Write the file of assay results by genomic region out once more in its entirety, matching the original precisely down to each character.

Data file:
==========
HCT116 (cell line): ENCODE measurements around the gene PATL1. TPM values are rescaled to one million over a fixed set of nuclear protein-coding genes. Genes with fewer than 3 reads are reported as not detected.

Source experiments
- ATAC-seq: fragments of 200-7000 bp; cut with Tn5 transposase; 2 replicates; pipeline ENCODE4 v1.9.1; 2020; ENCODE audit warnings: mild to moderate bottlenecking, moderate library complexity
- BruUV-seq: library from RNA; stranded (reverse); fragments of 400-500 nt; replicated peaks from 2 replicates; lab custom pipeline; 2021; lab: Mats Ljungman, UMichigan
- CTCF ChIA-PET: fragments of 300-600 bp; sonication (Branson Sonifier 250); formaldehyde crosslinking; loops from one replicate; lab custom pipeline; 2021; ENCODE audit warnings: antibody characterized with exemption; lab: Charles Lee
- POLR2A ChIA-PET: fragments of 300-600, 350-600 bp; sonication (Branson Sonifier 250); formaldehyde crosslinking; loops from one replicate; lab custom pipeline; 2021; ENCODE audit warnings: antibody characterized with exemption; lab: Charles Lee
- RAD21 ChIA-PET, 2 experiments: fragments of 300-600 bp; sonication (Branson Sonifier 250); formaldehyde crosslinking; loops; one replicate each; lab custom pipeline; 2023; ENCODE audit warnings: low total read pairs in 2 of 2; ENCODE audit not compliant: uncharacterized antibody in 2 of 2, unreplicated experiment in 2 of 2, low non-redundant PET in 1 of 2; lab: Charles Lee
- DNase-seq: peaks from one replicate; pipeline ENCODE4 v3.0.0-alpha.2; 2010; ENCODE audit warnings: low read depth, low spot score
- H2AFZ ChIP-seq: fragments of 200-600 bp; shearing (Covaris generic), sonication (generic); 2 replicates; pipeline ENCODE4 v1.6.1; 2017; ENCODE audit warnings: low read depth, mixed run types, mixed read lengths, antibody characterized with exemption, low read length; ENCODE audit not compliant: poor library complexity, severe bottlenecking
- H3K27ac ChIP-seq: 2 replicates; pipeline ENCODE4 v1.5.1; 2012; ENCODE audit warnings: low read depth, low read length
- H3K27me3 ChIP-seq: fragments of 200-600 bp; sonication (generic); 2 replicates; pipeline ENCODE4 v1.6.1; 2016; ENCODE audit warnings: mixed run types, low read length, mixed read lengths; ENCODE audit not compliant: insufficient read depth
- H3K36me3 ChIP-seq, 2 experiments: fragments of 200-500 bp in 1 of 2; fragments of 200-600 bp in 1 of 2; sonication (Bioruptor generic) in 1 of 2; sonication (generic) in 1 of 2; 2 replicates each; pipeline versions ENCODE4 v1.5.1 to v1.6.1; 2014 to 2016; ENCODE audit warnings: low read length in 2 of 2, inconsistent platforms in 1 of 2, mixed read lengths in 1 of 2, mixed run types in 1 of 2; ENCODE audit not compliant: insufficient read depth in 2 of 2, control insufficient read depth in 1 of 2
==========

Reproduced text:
HCT116 (cell line): ENCODE measurements around the gene PATL1. TPM values are rescaled to one million over a fixed set of nuclear protein-coding genes. Genes with fewer than 3 reads are reported as not detected.

Source experiments
- ATAC-seq: fragments of 200-7000 bp; cut with Tn5 transposase; 2 replicates; pipeline ENCODE4 v1.9.1; 2020; ENCODE audit warnings: mild to moderate bottlenecking, moderate library complexity
- BruUV-seq: library from RNA; stranded (reverse); fragments of 400-500 nt; replicated peaks from 2 replicates; lab custom pipeline; 2021; lab: Mats Ljungman, UMichigan
- CTCF ChIA-PET: fragments of 300-600 bp; sonication (Branson Sonifier 250); formaldehyde crosslinking; loops from one replicate; lab custom pipeline; 2021; ENCODE audit warnings: antibody characterized with exemption; lab: Charles Lee
- POLR2A ChIA-PET: fragments of 300-600, 350-600 bp; sonication (Branson Sonifier 250); formaldehyde crosslinking; loops from one replicate; lab custom pipeline; 2021; ENCODE audit warnings: antibody characterized with exemption; lab: Charles Lee
- RAD21 ChIA-PET, 2 experiments: fragments of 300-600 bp; sonication (Branson Sonifier 250); formaldehyde crosslinking; loops; one replicate each; lab custom pipeline; 2023; ENCODE audit warnings: low total read pairs in 2 of 2; ENCODE audit not compliant: uncharacterized antibody in 2 of 2, unreplicated experiment in 2 of 2, low non-redundant PET in 1 of 2; lab: Charles Lee
- DNase-seq: peaks from one replicate; pipeline ENCODE4 v3.0.0-alpha.2; 2010; ENCODE audit warnings: low read depth, low spot score
- H2AFZ ChIP-seq: fragments of 200-600 bp; shearing (Covaris generic), sonication (generic); 2 replicates; pipeline ENCODE4 v1.6.1; 2017; ENCODE audit warnings: low read depth, mixed run types, mixed read lengths, antibody characterized with exemption, low read length; ENCODE audit not compliant: poor library complexity, severe bottlenecking
- H3K27ac ChIP-seq: 2 replicates; pipeline ENCODE4 v1.5.1; 2012; ENCODE audit warnings: low read depth, low read length
- H3K27me3 ChIP-seq: fragments of 200-600 bp; sonication (generic); 2 replicates; pipeline ENCODE4 v1.6.1; 2016; ENCODE audit warnings: mixed run types, low read length, mixed read lengths; ENCODE audit not compliant: insufficient read depth
- H3K36me3 ChIP-seq, 2 experiments: fragments of 200-500 bp in 1 of 2; fragments of 200-600 bp in 1 of 2; sonication (Bioruptor generic) in 1 of 2; sonication (generic) in 1 of 2; 2 replicates each; pipeline versions ENCODE4 v1.5.1 to v1.6.1; 2014 to 2016; ENCODE audit warnings: low read length in 2 of 2, inconsistent platforms in 1 of 2, mixed read lengths in 1 of 2, mixed run types in 1 of 2; ENCODE audit not compliant: insufficient read depth in 2 of 2, control insufficient read depth in 1 of 2